|Founded||1988; 29 years ago (1988)|
|Headquarters||Irvine, California, United States|
|Products||Hubs, Routers, DSL/Cable Gateways, Switches, Wireless Access Points, Storage and security IP cameras|
Number of employees
|700+ (as of March 2007)|
|Parent||Cisco Systems (2003–2013)
Linksys is an American company selling data networking hardware products mainly to home users and small businesses. Its products include wired and wireless routers, Ethernet switches, VoIP equipment, wireless Internet video cameras, audio visual products and network storage systems.
Linksys was founded in 1988 by the couple Victor and Janie Tsao, both Taiwanese immigrants to the United States. They were purchased by Cisco in 2003, and sold to Belkin, the current owners, in 2013. Its products were branded as Linksys by Cisco when it was part of Cisco.
Belkin has kept the Linksys brand and released new products under its name since acquiring it.
Linksys products are sold to consumers off-the-shelf from consumer electronics stores, Internet retailers, and big-box retail stores such as supermarkets. Significant competitors in the home and small business networking market segment include D-Link, TP-Link and Netgear.
In 1988, the married couple Janie and Victor Tsao founded DEW International, later renamed Linksys, in the garage of their Irvine, California home. The founders were immigrants from Taiwan who held second jobs as consultants specializing in pairing American technology vendors with manufacturers in Taiwan. The company's first products were printer sharers that connected multiple PCs to printers. From this it expanded into Ethernet hubs, network cards, and cords. By 1994, it had grown to 55 employees with annual revenues of $6.5 million.
The company received a major boost in 1995, when Microsoft released Windows 95 with built-in networking functions that expanded the market for its products. Linksys established its first U.S. retail channels with Fry's Electronics (1995) and Best Buy (1996). In 1999, the company announced the first Fast Ethernet PCMCIA Card for notebook PCs. In 2000, it introduced the first 8-port router with SNMP and QoS, and in 2001 it shipped its millionth cable/DSL router. By 2003, when the company was acquired by Cisco, it had 305 employees and revenues of more than $500 million. That was also the sum paid by Cisco for the company.
Cisco expanded the company's product line, acquiring VoIP maker Sipura Technology in 2005 and selling its products under Linksys Voice System or later Linksys Business Series brands. In July 2008, Cisco acquired Seattle-based Pure Networks, a vendor of home networking-management software. Pure Networks had previously provided the tools and software infrastructure used to create the Linksys Easy Link Advisor.
Cisco announced in January 2013 that it would sell its home networking division and Linksys to Belkin, giving Belkin 30% of the home router market. Belkin pledged to continue support and honor warranties for existing Linksys products.
The following is not a complete list of all known security problems associated with Linksys products.
The Linksys E1000, E1200, and E2400 routers are vulnerable to "The Moon" worm.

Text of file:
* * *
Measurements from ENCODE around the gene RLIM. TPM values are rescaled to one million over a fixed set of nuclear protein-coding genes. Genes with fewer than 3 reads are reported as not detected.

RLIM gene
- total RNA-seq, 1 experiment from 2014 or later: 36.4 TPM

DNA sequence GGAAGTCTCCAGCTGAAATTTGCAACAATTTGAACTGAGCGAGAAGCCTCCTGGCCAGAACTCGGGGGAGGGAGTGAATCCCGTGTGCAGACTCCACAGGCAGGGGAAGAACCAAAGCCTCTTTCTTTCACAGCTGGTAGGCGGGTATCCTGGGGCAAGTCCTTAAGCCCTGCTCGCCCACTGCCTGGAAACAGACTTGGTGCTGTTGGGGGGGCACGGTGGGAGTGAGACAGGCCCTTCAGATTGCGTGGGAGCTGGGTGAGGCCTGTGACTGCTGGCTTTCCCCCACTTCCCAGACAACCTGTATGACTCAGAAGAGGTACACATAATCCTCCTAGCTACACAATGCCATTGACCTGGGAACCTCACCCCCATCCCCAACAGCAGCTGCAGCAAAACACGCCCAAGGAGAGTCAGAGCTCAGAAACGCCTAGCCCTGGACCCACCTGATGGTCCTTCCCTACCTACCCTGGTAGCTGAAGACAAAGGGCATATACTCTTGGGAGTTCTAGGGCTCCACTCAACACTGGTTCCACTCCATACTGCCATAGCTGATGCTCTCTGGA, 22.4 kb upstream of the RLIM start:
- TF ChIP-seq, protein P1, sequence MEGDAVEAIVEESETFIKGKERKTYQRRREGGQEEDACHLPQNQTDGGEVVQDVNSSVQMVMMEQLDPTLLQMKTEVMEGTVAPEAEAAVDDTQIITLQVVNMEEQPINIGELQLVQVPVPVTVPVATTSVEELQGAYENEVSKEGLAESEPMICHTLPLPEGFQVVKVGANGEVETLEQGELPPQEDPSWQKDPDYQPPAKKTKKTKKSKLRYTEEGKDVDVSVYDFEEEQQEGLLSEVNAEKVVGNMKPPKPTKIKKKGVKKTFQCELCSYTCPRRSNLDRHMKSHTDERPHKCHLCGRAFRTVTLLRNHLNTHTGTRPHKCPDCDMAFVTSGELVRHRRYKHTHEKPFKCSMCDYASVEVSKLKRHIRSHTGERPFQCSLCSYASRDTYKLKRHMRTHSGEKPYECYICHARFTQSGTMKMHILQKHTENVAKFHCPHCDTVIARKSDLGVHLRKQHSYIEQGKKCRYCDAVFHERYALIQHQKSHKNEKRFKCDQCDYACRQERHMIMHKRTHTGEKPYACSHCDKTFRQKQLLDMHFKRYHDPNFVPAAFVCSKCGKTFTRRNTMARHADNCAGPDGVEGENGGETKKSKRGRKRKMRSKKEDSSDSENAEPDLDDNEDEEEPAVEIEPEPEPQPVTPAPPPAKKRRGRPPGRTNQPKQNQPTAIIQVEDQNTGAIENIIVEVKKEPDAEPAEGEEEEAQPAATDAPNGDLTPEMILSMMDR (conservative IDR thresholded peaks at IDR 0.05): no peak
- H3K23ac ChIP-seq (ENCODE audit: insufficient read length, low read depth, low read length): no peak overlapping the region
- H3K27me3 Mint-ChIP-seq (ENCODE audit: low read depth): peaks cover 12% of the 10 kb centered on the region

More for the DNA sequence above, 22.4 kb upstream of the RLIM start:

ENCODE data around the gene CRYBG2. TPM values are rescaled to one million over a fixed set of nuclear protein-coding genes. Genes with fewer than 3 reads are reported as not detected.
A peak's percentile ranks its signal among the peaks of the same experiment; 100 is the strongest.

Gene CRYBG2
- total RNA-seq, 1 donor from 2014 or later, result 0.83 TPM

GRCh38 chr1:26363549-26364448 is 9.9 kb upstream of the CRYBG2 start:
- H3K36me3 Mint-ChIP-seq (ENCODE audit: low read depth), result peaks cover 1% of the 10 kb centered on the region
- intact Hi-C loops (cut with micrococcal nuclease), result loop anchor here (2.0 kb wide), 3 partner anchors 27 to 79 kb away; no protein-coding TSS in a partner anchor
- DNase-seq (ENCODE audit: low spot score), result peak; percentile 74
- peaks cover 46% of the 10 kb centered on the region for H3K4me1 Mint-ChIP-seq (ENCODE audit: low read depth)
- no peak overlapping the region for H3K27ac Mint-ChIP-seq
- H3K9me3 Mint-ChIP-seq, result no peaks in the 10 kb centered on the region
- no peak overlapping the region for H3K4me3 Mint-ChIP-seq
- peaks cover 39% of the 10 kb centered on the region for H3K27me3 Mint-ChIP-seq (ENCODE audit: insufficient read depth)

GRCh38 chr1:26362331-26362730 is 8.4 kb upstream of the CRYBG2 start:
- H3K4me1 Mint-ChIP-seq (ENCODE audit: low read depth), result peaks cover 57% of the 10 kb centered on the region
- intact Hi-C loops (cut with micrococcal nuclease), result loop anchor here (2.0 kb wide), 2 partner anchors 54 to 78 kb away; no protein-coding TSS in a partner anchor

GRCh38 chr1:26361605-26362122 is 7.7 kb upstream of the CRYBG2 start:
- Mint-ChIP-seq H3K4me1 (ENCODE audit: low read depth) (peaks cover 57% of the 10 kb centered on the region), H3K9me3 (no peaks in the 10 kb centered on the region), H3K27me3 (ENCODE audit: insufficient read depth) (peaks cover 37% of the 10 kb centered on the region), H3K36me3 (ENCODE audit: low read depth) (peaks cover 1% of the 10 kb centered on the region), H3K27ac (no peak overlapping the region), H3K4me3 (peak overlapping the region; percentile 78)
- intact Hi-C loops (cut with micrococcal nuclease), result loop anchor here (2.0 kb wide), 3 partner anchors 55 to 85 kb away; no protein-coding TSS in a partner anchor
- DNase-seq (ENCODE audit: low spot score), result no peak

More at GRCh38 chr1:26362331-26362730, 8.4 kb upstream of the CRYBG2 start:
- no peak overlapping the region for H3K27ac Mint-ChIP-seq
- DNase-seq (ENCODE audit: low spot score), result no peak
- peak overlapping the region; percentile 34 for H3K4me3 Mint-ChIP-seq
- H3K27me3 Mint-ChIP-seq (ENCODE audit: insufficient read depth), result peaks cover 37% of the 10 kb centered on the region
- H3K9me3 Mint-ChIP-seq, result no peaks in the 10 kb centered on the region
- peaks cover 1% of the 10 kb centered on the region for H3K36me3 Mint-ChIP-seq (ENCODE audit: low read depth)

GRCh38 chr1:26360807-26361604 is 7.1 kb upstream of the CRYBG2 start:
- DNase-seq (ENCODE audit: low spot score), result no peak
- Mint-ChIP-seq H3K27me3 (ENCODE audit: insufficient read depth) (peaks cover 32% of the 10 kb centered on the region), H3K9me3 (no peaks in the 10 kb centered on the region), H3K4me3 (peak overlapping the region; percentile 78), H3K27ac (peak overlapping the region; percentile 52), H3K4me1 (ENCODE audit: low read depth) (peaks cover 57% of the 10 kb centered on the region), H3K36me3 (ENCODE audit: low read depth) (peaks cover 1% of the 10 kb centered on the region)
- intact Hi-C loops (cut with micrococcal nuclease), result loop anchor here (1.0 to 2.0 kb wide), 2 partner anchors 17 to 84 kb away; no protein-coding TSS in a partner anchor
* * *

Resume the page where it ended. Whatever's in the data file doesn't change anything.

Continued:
Various Sercomm manufactured, Linksys-branded modem-routers have root-level backdoors.
WAG200G has a 211 MHz AR7 MIPS32 CPU with 4 MB of flash memory and 16MB of DRam on the PCB. The WAG200G measures 5.5×5.5×1.25 inches (14×14×3.2 cm) (W×H×D) and weighs .77 pounds (.35 kg). The WAG200G all-in-one device functions as a high speed ADSL2+ Modem, a Wireless G Access Point, router and 4-port Ethernet switch. The built-in wireless Access Point function complies with the specifications of the 802.11g standard, which offers transfer speeds of up to 54 Mbit/s. It is also backwards compatible with 802.11b devices at speeds of 11 Mbit/s. The Access Point can support the connection of up to 32 wireless devices. It also offers 4 built-in 10/100 8P8C ports to connect Ethernet-enabled computers, print servers and other devices
Linksys offered a variety of HomePlug-based Ethernet-to-Power-line communication products:
The NSLU2 is a network attached storage device with 8 MB of flash memory, 32MB of SDRAM, a 100 Mbit/s Ethernet port, and two USB ports. The NSLU2 was discontinued in 2008. The NAS200 added SATA ports.
The Media Hub 300 and 400 series are network attached storage devices that allow users to share digital media across a network. Once the Media Hub is connected to the network, it searches for media content residing within the network and aggregates it into one centralized location, including all UPnP devices found. The Built-in Media Reader can directly import photos from compact Flash devices, SD cards and memory sticks without the need of a computer. Memory capacity options are 500GB or 1TB, with an extra empty bay.
The Media Hub's GUI gives a holistic view of the media located on the network regardless of where the actual file is located. Albums are consolidated, artwork, track numbers, and other metadata are downloaded, and all information can be sorted by a variety of different criteria. Automated backup software that helps preserve the data through continuous storage backup.
The SPA2102 is a gateway router with two FXS ports and SPA3102 is a gateway router with both a FXO and FXS port.
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